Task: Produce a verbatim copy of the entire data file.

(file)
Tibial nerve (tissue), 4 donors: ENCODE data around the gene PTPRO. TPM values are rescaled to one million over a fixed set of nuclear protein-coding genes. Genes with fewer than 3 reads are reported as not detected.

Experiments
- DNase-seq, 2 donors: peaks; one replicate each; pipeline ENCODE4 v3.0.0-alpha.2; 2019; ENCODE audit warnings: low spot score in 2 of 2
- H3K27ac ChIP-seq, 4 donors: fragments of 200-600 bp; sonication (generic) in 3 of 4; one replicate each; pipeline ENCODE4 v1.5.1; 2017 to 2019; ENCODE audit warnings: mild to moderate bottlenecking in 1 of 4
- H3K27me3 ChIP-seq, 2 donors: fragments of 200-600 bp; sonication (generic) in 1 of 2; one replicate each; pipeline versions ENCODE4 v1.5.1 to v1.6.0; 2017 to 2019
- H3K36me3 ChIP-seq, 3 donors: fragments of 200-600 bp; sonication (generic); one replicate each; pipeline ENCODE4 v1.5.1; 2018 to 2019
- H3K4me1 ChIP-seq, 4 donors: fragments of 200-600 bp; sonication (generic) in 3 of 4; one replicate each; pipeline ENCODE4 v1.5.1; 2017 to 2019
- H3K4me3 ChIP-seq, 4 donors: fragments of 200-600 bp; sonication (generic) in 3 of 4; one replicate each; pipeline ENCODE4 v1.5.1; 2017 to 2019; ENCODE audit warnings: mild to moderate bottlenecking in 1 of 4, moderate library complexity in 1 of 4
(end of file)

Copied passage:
Tibial nerve (tissue), 4 donors: ENCODE data around the gene PTPRO. TPM values are rescaled to one million over a fixed set of nuclear protein-coding genes. Genes with fewer than 3 reads are reported as not detected.

Experiments
- DNase-seq, 2 donors: peaks; one replicate each; pipeline ENCODE4 v3.0.0-alpha.2; 2019; ENCODE audit warnings: low spot score in 2 of 2
- H3K27ac ChIP-seq, 4 donors: fragments of 200-600 bp; sonication (generic) in 3 of 4; one replicate each; pipeline ENCODE4 v1.5.1; 2017 to 2019; ENCODE audit warnings: mild to moderate bottlenecking in 1 of 4
- H3K27me3 ChIP-seq, 2 donors: fragments of 200-600 bp; sonication (generic) in 1 of 2; one replicate each; pipeline versions ENCODE4 v1.5.1 to v1.6.0; 2017 to 2019
- H3K36me3 ChIP-seq, 3 donors: fragments of 200-600 bp; sonication (generic); one replicate each; pipeline ENCODE4 v1.5.1; 2018 to 2019
- H3K4me1 ChIP-seq, 4 donors: fragments of 200-600 bp; sonication (generic) in 3 of 4; one replicate each; pipeline ENCODE4 v1.5.1; 2017 to 2019
- H3K4me3 ChIP-seq, 4 donors: fragments of 200-600 bp; sonication (generic) in 3 of 4; one replicate each; pipeline ENCODE4 v1.5.1; 2017 to 2019; ENCODE audit warnings: mild to moderate bottlenecking in 1 of 4, moderate library complexity in 1 of 4